A walk around Blenheim Park

Today I walked around Blenheim Park. It was also a trip down memory lane. In my early years it was my regular playground of preference and I had spent many an hour hanging out in the park, along with many of the numerous kids that lived on my estate, although after moving away that ceased to be. Today, instead of going to the gym for my daily dose of exercise, after first dropping my son off to school and then my wife off at her work, I decided to visit my childhood haunt instead, which conveniently happens to be fairly close to school and work, and there to do a brisk walk.

I used to live at 34 Harridge Road (until aged 12), a road next to the school, which is next to the Park. One of my fondest memories was the wood and orchard adjoining my back garden. Sometimes I took the short cut to school, via the wood and a hole in the fence and lo, I had arrived. Alas, the wood gave way to housing long ago. A fair bit of the school ground has also made way for development and more open space was taken away when they made Blenheim Chase a dual carriage way and knocked down the old dilapidated building with its overgrown garden to make way for a fire station. I parked in the car park by the station and took the imaginary anti-clockwise path around the Park perimeter, absorbing the surroundings en-route.

First up was walking along pleasant turf between the magnificent oak trees (with more in the distance) and, from what I could make out peering through the greenery that separated, the well maintained gardens backing onto the Park, and then onto the children’s playground. I remember the time when there was no playground but it was not a big deal as we invariably found lots else to occupy us in the Park. There were few adults around then for those were the days parents felt they could allow their children to play unsupervised and sometimes it was for nigh on the whole day. But then the playground was built and we children were delighted even so. These days, no witches hat of course; this and a lot else besides have given way to other items on health and safety grounds.

Continuing my journey around the playground to the far end of the park, I turned left and went past the pond, which looked, I am sad to report, to be in an unhappy state compared to what it had once been and still could be, and walked parallel to the boundary separating the road (Mountdale Gardens). In fairness to the Council, whose responsibility it is to maintain the parks in the town, they continue to do a good job despite the cuts and the meadow like development with some younger trees and bushes, between the playground and St. Christopher School, which I do not recall in my childhood, was impressive and well thought out. Further along just past the little ridge long remembered there was open park once again. I recall there was a hockey pitch in winter and a cricket pitch in summer in that vicinity, and it was by one of the large white sight screens where I attended Sunday School during the school summer holidays.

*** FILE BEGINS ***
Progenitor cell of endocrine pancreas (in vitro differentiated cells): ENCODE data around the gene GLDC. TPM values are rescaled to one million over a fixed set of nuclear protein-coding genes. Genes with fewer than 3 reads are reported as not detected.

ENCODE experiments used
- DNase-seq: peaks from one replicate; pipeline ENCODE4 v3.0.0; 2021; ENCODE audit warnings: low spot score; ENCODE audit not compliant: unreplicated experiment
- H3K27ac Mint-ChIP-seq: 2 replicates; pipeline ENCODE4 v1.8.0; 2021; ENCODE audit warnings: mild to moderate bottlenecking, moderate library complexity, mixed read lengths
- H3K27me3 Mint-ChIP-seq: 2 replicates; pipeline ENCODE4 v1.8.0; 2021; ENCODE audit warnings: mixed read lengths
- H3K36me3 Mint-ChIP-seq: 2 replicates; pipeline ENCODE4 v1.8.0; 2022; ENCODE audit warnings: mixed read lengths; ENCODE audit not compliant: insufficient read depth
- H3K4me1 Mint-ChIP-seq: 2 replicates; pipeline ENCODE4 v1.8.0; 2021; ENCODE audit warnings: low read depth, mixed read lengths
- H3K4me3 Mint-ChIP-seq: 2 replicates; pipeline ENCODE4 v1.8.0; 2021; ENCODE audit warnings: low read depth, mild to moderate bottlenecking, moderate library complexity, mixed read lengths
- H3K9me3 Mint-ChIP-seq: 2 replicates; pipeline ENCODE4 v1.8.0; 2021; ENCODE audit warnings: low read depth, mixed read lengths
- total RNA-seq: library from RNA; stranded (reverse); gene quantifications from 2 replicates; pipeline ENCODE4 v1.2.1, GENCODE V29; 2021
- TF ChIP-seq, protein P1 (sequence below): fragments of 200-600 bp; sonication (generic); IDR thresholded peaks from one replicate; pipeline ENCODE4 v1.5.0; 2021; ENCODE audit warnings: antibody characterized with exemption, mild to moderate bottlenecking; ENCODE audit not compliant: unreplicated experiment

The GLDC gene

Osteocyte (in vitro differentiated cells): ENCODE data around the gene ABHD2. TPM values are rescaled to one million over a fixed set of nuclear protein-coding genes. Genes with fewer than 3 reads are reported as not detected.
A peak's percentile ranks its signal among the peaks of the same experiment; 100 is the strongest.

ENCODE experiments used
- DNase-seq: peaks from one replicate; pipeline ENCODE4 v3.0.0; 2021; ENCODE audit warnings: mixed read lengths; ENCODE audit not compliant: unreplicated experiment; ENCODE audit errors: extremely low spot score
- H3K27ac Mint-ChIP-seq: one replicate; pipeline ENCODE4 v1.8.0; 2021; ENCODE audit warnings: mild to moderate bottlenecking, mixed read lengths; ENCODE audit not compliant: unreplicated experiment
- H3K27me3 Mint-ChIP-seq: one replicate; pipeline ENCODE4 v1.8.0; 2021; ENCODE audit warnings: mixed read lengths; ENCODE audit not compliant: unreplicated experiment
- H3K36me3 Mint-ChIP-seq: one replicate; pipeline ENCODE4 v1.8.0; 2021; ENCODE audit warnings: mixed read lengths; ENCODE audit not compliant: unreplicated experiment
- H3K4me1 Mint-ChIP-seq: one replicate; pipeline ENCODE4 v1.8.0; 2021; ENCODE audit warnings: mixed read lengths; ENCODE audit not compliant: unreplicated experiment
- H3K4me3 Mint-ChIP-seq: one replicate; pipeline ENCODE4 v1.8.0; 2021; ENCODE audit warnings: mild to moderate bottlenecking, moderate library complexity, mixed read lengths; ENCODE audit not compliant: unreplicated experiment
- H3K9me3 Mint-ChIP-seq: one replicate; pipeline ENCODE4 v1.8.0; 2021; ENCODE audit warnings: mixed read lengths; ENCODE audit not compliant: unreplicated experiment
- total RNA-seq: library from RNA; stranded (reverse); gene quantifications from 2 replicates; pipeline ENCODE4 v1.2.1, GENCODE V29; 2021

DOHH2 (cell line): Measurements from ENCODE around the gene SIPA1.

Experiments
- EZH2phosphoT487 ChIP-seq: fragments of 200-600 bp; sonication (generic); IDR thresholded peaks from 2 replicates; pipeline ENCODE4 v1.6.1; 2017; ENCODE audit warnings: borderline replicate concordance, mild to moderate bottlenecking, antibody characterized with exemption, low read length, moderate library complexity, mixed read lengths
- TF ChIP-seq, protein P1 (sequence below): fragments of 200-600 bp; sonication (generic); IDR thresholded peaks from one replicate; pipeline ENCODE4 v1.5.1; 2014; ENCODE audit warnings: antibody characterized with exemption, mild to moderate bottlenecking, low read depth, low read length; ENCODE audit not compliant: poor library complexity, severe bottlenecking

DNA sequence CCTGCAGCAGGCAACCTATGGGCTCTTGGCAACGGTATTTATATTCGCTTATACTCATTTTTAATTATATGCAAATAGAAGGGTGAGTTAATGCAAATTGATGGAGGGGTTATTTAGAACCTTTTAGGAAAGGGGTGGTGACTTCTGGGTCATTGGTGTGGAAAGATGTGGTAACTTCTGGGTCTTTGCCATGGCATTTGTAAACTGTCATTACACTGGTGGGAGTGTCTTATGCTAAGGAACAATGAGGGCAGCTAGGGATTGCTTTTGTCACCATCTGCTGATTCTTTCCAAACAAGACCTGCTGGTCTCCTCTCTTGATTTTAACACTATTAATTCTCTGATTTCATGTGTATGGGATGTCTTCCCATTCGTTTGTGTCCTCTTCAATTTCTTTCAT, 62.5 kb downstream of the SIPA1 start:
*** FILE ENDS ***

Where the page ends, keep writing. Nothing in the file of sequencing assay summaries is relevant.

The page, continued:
Continuing my journey around the park perimeter with its impressive vegetation, I found myself coming up to the boundary to Blenheim School, which was the infants and junior school I attended. I could see children with their distinctive bright red tops going to school with a parent in tow (there is these days a side entrance via the Park). It brought back memories as I viewed the old buildings that are still there, including my old class room, and peeked into the playground where I once spent many hours playing all sorts of games. Not all happy memories, but most were.

As I turned a corner toward the opposite side of the Park to where I begun, I noted the daunting tall staked fence that had replaced the wired mesh diamond affair I recalled from my youth, and behind it an allotment (something else not around in my day). But regarding that fence, there was in my day one of those large rubbish bins pinned to it, and this served as a wicket for the many hours of cricket we used to play, with the fence negating the need for a wicket keeper and behind the bat fieldsmen. As I continued down to Blenheim Chase, there was the old ditch to my right and the ditch between the Park and the border for the second carriageway of Blenheim Chase ahead of me. It is all rather overgrown these days, not hideously so but enough to do away with many of the hiding places that we children used while playing out many hours of our games of hide and seek, and a special favourite – tin can copper.

In that corner of the park was one of the main places we used to play, notably football, and the games used to last hours sometimes. It was often about picking scratch sides from whoever happened to be available and with children coming and going and thus keeping the sides evenly matched. I also recall in those days there was a lot of adult sporting activity going on. Besides hockey and cricket, there was football and rugby being played (mostly Saturdays – I don’t recall much organised sports wise going on, on a Sunday – and it was adults only, each schools had its own football teams), and in the middle of the park was a building comprising changing rooms, toilets and refreshment bar, long ago demolished – vandalism I believe. It was also the place where various summer cub activities took place – and there was the Mormons teaching the kids baseball.

So I continued my journey, pensively back toward the car, thinking about a few of the incidents that had taken place over 50 years ago and the people involved. Almost all are no longer around. As walks go this was a little ‘un and the walk was hardly brisk (something to remedy next time). But the meandering and meditating did stretch the time out though, and pleasantly so. I was glad that I did it and grateful for the memories, realizing there is a lot to be thankful for.

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